Further, despite the apparently sound economy, growth in federal regulation continues to be the major impediment to expanded economic growth and stability. Since 2001 federal regulatory spending has ballooned 41%, and regulatory agency personnel has increased by 46%. Some of the increase went to Homeland Security, but most occurred in the SEC and EPA, not traditional Republican favorites. By way of contrast, while Bush's regulatory spending increased 6.5% a year, it grew only a modest 2.2% and 3.2% per year under Presidents Reagan and Clinton, respectively. At this rate, conservatives will soon be longing for the Clinton years!

And American small businessman: Of the 4,083 regulations now in the legislative pipeline, 789 target you.

Another extremely disquieting abuse of the Constitution -- with many unforeseen consequence -- is the attack on First Amendment rights via the McCain-Feingold campaign finance "reform" law. Not only is the FCC prosecuting unwitting small time activist groups for expressing opinions at the "wrong time," but also the agency is now eyeing the Internet for future regulation. Bloggers who operate on a shoestring may find that their political "contributions" of their time and expenditures land them in court.

In stark contrast to all of these developments, the credo of constitutional constructionism has remained unchanged.

We believe that the Constitution and the Declaration of Independence should and must be returned to their rightful place as the delimiters of republican government and civil society.

We believe that individual liberty and personal responsibility, together with limited government, free enterprise and a stalwart national defense, constitute the formula that has made America great. Individual liberty rapidly decays into corruption and anarchy without a meaningful commitment to personal responsibility based on our nation's godly heritage. Traditional beliefs and values must continue to serve as our touchstone and compass.

We believe that government that is strong but limited secures liberty best. The letter of the Constitution defines those limitations. When government oversteps those bounds, it becomes tyrannical, regardless of the party in power. This notion of limited government -- Lex Rex and not Rex Lex -- guided our Founders in composing the Declaration of Independence.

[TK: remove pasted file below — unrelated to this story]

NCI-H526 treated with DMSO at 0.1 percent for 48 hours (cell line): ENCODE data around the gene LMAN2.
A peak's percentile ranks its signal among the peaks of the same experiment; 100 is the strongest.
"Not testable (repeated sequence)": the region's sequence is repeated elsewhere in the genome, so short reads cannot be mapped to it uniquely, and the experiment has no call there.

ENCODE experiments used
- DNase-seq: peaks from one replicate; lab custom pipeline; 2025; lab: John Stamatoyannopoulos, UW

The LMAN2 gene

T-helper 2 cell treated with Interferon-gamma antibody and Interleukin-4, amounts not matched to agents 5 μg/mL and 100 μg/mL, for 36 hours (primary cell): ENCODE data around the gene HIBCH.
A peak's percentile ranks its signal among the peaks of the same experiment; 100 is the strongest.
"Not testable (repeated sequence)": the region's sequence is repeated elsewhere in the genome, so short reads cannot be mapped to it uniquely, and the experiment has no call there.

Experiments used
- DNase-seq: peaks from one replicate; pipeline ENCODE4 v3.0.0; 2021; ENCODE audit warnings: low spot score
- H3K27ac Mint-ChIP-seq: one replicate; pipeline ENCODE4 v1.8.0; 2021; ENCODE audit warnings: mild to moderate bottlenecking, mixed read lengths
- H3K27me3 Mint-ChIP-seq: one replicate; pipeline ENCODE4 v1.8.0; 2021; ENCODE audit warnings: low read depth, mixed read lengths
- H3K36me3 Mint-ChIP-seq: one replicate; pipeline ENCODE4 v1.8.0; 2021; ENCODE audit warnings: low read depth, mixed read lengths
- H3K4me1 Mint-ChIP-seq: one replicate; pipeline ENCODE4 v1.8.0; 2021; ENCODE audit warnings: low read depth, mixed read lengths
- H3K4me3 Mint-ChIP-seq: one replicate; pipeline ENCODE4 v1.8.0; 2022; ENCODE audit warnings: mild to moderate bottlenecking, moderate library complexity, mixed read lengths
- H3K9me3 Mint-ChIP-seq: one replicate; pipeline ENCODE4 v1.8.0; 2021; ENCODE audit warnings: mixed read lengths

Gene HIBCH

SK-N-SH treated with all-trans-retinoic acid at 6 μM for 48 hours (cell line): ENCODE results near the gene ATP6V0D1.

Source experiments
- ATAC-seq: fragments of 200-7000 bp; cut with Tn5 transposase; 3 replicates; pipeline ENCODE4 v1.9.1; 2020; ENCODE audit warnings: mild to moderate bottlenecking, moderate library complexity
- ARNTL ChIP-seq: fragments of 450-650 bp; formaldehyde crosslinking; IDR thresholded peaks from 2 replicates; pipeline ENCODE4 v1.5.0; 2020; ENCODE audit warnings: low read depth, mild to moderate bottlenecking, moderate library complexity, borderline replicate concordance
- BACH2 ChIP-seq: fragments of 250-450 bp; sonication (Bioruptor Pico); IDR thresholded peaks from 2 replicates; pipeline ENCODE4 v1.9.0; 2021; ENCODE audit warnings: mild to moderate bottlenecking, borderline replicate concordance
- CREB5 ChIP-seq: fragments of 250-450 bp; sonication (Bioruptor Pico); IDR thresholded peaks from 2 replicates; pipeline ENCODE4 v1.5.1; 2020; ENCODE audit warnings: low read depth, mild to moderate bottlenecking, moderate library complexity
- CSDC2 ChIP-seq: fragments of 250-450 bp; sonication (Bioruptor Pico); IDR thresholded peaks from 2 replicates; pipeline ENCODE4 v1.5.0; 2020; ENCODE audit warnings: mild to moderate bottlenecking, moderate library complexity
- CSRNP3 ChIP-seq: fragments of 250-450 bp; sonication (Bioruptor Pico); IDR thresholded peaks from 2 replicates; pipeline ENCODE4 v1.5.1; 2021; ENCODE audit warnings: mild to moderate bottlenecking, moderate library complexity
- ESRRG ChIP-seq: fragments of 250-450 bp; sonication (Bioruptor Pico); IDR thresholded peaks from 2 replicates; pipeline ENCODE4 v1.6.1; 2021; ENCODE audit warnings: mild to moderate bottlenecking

We believe that the only economic philosophy congruent with these commitments to individual liberty and limited government is free market capitalism. Individuals contribute to this system through personal industry and initiative; government contributes by confining its regulatory activity within constitutional limits and employing a system of taxation that is fair and comprehensible to the average citizen. Entitlements and welfare schemes destroy not only personal initiative and responsibility, but also liberty and prosperity. Political freedom is inseparable from economic freedom. When the government stays within its constitutional role, America prospers.

The most fundamental duty of the federal government is securing the rights of its citizens. This is accomplished through a strong national defense and a fair and robust justice system. Our national policy must always put America's interests first. In our day, the war against Islamist terrorism, as well as symmetric military threats, must continue to be the focus of our defense. Our justice system needs urgent reform that can best be jumpstarted by a severe reduction of unconstitutional federal involvement in law enforcement.

For maintaining this harmony between personal liberty and limited government, we prescribe the Constitution of the United States as the best instrument yet designed by man. Its genius lies in its clear separation of powers at the federal level and its recognition that other, non-enumerated powers reside with the states and their citizens. Our commitment to the Constitution and the Declaration of Independence exceed our loyalty to any organization or individual.

We, therefore, amid the abuse, neglect and even ignorance of the Constitution permeating American government, even among some self-styled conservatives, call upon President George W. Bush and Republican leaders to cease and desist the rampant abuse of the Constitution and to immediately begin a genuine restoration of constitutional government.